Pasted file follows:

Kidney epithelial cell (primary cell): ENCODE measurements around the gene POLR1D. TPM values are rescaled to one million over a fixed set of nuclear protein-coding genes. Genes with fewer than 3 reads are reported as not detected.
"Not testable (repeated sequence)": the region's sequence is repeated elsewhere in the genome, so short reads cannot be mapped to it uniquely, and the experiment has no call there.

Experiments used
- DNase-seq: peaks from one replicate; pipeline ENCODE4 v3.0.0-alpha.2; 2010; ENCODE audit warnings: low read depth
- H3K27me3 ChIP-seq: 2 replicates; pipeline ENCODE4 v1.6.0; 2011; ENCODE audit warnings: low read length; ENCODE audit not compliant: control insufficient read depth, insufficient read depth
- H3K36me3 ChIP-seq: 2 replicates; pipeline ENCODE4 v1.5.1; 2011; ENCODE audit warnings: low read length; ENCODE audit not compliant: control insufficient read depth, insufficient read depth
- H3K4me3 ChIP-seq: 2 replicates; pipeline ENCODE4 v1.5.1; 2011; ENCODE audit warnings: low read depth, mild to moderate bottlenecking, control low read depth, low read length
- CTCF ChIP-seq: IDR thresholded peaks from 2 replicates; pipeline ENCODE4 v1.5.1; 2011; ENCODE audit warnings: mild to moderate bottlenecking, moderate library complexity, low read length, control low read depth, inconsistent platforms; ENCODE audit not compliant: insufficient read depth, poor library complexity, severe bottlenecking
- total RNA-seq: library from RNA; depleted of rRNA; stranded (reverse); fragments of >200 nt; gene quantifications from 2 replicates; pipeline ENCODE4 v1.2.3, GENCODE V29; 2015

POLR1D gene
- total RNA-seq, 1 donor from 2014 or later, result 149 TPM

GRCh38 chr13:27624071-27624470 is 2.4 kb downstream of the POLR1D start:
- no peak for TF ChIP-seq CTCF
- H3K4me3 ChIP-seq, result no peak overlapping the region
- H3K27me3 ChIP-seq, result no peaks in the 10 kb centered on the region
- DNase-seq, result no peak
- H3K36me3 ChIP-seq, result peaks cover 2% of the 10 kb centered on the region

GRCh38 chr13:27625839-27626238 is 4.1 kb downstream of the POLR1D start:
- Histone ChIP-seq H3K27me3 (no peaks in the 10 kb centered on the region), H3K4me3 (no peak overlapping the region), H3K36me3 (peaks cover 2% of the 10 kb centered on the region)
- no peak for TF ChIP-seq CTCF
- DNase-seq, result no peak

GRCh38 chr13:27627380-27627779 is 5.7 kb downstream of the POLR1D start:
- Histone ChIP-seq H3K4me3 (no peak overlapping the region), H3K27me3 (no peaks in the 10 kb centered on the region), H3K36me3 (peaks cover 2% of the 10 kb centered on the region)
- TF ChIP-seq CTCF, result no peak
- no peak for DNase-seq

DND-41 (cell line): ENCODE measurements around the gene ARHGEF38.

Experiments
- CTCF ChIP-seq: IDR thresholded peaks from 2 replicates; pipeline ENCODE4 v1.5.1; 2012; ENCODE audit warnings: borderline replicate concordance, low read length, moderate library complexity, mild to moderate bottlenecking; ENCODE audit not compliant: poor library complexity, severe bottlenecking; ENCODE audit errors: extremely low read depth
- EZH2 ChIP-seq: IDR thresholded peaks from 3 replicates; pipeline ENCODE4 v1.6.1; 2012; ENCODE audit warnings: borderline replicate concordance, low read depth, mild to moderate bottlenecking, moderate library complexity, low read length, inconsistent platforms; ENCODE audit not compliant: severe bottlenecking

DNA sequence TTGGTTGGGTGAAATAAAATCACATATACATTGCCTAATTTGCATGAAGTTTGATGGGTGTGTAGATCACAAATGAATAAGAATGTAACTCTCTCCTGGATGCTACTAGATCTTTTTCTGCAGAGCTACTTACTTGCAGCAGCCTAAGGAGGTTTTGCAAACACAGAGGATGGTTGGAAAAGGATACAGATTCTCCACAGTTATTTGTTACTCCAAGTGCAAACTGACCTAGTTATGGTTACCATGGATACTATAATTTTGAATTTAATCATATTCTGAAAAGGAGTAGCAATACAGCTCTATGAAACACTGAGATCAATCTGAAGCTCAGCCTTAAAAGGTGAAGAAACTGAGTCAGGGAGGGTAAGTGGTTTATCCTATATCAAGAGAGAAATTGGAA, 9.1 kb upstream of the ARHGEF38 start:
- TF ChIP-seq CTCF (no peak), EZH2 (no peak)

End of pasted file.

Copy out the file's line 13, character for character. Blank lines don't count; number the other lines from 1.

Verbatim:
- no peak for TF ChIP-seq CTCF